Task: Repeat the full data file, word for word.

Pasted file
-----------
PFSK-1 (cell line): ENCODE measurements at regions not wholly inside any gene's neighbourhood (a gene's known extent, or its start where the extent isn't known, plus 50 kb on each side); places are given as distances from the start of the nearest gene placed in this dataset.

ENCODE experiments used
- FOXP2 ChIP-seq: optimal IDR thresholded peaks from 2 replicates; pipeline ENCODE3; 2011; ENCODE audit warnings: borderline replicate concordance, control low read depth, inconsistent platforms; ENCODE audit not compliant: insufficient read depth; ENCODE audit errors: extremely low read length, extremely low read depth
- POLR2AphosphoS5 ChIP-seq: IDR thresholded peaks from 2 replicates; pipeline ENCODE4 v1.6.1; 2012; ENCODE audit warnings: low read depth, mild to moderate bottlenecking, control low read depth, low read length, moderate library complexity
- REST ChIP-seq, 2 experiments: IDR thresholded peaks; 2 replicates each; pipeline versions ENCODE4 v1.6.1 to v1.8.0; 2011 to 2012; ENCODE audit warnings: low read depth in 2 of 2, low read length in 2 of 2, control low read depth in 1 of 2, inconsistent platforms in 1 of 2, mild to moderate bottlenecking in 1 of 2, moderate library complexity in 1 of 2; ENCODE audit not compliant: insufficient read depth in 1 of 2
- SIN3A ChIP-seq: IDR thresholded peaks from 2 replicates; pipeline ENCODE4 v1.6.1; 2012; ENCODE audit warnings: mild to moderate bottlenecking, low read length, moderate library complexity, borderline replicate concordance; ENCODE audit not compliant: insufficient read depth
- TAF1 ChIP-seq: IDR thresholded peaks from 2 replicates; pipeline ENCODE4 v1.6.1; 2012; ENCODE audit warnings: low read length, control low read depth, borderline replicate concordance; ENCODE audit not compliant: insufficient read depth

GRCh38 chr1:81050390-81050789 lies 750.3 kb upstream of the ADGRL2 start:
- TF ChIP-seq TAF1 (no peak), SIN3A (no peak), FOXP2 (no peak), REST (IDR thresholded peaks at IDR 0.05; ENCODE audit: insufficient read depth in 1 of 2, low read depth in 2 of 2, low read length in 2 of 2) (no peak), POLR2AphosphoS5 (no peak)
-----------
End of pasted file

PFSK-1 (cell line): ENCODE measurements at regions not wholly inside any gene's neighbourhood (a gene's known extent, or its start where the extent isn't known, plus 50 kb on each side); places are given as distances from the start of the nearest gene placed in this dataset.

ENCODE experiments used
- FOXP2 ChIP-seq: optimal IDR thresholded peaks from 2 replicates; pipeline ENCODE3; 2011; ENCODE audit warnings: borderline replicate concordance, control low read depth, inconsistent platforms; ENCODE audit not compliant: insufficient read depth; ENCODE audit errors: extremely low read length, extremely low read depth
- POLR2AphosphoS5 ChIP-seq: IDR thresholded peaks from 2 replicates; pipeline ENCODE4 v1.6.1; 2012; ENCODE audit warnings: low read depth, mild to moderate bottlenecking, control low read depth, low read length, moderate library complexity
- REST ChIP-seq, 2 experiments: IDR thresholded peaks; 2 replicates each; pipeline versions ENCODE4 v1.6.1 to v1.8.0; 2011 to 2012; ENCODE audit warnings: low read depth in 2 of 2, low read length in 2 of 2, control low read depth in 1 of 2, inconsistent platforms in 1 of 2, mild to moderate bottlenecking in 1 of 2, moderate library complexity in 1 of 2; ENCODE audit not compliant: insufficient read depth in 1 of 2
- SIN3A ChIP-seq: IDR thresholded peaks from 2 replicates; pipeline ENCODE4 v1.6.1; 2012; ENCODE audit warnings: mild to moderate bottlenecking, low read length, moderate library complexity, borderline replicate concordance; ENCODE audit not compliant: insufficient read depth
- TAF1 ChIP-seq: IDR thresholded peaks from 2 replicates; pipeline ENCODE4 v1.6.1; 2012; ENCODE audit warnings: low read length, control low read depth, borderline replicate concordance; ENCODE audit not compliant: insufficient read depth

GRCh38 chr1:81050390-81050789 lies 750.3 kb upstream of the ADGRL2 start:
- TF ChIP-seq TAF1 (no peak), SIN3A (no peak), FOXP2 (no peak), REST (IDR thresholded peaks at IDR 0.05; ENCODE audit: insufficient read depth in 1 of 2, low read depth in 2 of 2, low read length in 2 of 2) (no peak), POLR2AphosphoS5 (no peak)